I wrote it so you would have the information at your fingertips. My hope is that you face far fewer obstacles than I do and won’t have to use them. If you do, they will be there for you.

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My Experience

Even back then, the tech industry had a strong reputation. Male-dominated industries, including roles like sales, generally offer higher salaries. I heard about the good money, the parties, the free food, and the swag. It sounded like paradise. Sure, it was male-dominated, but what did that matter when it comes to ALL of that?

What I learned was that it did matter—a LOT. I had to interview more and get typecast into customer service and pink-collar roles, despite having the background and training to do more. I got a job in sales and was the only woman on an all-male team. After receiving five (5) weeks of training on selling technology, a computer, a phone, and a paycheck for the ramp period, we began cold-calling businesses.

It was a difficult job. It was also one of the best training experiences, because I got to make mistakes and learn how to sell while making money. Because their money was at stake, they provided excellent training. Although the culture wasn’t the best, it provided me with an entry into the tech sales world since I didn’t have any connections. For that, I’m grateful.

About Failure

I held an inside sales role, which meant I could work 8–5 p.m. office hours, Monday through Friday. It worked better than most jobs as a full-time mom, and I still get back in time to pick up my daughter from daycare. It could also lead to a managerial role in inside sales. They told me that all I needed to do was work hard on this job and perform well. My career progression has been lacking, so I don’t focus much on that. I do recommend speaking with female WOC leaders about their advancement. Many of them said they had sponsors—someone in executive leadership who fought for them behind closed doors. Getting one of those is the harder part.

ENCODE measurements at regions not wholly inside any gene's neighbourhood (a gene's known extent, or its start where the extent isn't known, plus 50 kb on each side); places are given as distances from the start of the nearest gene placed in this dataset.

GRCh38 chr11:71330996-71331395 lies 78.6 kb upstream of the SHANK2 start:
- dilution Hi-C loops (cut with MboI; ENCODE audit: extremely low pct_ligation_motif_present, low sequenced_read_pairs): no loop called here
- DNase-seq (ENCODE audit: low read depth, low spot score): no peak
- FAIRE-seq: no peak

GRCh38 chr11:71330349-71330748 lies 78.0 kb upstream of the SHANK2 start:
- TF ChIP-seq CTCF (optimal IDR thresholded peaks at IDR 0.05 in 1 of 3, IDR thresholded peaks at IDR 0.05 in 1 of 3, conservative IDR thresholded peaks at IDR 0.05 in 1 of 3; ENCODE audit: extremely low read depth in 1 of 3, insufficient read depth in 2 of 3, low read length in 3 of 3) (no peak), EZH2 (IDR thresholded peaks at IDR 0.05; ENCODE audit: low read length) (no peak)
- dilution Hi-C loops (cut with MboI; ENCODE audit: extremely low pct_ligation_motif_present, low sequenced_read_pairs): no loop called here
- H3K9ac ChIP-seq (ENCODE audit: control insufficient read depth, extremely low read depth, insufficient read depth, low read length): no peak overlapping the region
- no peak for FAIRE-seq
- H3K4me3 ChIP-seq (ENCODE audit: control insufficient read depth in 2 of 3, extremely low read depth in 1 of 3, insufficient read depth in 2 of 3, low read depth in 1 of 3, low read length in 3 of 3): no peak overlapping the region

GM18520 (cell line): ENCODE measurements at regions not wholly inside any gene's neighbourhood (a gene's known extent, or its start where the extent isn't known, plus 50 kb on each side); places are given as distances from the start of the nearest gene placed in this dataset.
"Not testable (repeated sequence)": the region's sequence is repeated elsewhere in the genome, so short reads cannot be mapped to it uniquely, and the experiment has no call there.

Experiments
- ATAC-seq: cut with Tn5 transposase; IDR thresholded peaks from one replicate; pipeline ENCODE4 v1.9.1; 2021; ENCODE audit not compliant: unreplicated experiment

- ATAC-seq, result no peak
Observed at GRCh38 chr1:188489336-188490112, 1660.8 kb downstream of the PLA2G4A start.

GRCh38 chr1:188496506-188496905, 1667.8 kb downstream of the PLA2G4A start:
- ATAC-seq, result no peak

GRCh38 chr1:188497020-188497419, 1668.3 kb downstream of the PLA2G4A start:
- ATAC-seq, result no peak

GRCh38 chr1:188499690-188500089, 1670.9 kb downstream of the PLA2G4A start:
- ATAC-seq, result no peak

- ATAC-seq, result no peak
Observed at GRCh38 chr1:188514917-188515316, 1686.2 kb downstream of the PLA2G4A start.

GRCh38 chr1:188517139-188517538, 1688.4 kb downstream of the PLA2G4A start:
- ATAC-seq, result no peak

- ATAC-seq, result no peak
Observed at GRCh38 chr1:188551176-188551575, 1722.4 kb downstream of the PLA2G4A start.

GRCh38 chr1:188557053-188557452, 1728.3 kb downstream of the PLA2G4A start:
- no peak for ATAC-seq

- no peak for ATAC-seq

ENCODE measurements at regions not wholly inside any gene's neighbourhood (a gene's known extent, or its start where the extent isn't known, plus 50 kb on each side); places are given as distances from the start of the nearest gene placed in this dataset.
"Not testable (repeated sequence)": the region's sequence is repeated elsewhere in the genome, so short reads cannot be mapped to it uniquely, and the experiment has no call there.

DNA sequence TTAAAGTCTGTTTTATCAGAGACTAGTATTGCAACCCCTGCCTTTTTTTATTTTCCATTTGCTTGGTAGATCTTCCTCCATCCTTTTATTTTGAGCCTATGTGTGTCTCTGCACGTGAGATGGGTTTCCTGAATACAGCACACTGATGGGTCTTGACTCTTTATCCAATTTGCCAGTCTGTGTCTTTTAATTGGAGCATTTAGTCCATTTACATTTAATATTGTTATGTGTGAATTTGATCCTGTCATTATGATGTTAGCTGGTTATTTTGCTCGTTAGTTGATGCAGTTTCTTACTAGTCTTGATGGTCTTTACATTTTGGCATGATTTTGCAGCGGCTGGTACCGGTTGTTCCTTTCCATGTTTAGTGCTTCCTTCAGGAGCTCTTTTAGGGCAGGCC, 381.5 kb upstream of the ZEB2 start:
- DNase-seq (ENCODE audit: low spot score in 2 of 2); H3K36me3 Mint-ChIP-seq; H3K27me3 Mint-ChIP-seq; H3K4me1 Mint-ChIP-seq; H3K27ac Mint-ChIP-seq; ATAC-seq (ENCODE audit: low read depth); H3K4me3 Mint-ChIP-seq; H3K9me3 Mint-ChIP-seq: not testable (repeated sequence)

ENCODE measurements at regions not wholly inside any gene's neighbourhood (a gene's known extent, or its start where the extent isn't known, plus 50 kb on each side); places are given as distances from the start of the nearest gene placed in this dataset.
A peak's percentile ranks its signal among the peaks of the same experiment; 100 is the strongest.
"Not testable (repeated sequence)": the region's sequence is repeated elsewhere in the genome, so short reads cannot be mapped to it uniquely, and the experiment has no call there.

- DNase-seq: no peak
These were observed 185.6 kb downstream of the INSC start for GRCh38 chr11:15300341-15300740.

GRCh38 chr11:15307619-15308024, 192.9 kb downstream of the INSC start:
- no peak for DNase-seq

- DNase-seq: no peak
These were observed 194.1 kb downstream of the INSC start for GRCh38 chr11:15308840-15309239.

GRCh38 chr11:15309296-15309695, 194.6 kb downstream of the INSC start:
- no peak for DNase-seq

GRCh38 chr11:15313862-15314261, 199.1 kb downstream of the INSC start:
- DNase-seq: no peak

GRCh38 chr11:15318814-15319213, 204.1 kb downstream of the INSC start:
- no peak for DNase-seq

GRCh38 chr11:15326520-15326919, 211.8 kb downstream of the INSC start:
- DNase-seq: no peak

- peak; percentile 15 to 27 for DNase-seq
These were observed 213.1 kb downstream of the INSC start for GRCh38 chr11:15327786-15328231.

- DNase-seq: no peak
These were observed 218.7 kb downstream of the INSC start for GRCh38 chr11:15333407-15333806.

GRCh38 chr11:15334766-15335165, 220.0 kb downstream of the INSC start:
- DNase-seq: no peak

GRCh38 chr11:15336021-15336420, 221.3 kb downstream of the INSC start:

Going into sales meant a complete mindset shift. It meant embracing rejection and failure. I counted the wins, which were few. I did it, even though it was hard on my self-esteem. In order to stay sane, I learned not to take it personally. One of those roles with high earning potential and a gender- and race-neutral commission structure. It was more merit-based than many jobs. Many people worry about taking the risk of going into sales. With more openings and fewer people applying, it’s an easier entry into male-dominated industries than many other roles. 

It is because of many failures that I’ve succeeded. If we’re willing to learn, failures teach.

Let's Rise Together

I held on and kept pushing despite the obstacles. I’ve read countless sales books. I’ve networked.

I’ve also learned some hard-won lessons.
Despite this, I didn’t give up.
I’ve taken chances, doubled down on risky opportunities, and won.

I wish I had known back then what I know now, which is why I wrote this book. I’m hoping that you can learn from my mistakes and challenges so you can move farther faster. I don’t want to be an only in a room. I want to be one of many women from all walks of life doing our part to change the world. What I know is that we can’t do it alone. Throughout history, men have helped each other rise. Many women have tried to keep others down, competing for a token spot as a diversity hire instead of questioning why there aren’t more seats for us at the table. Or we could make our own table. We can rise together.

The old way hasn’t worked. Isn’t it time to try something else?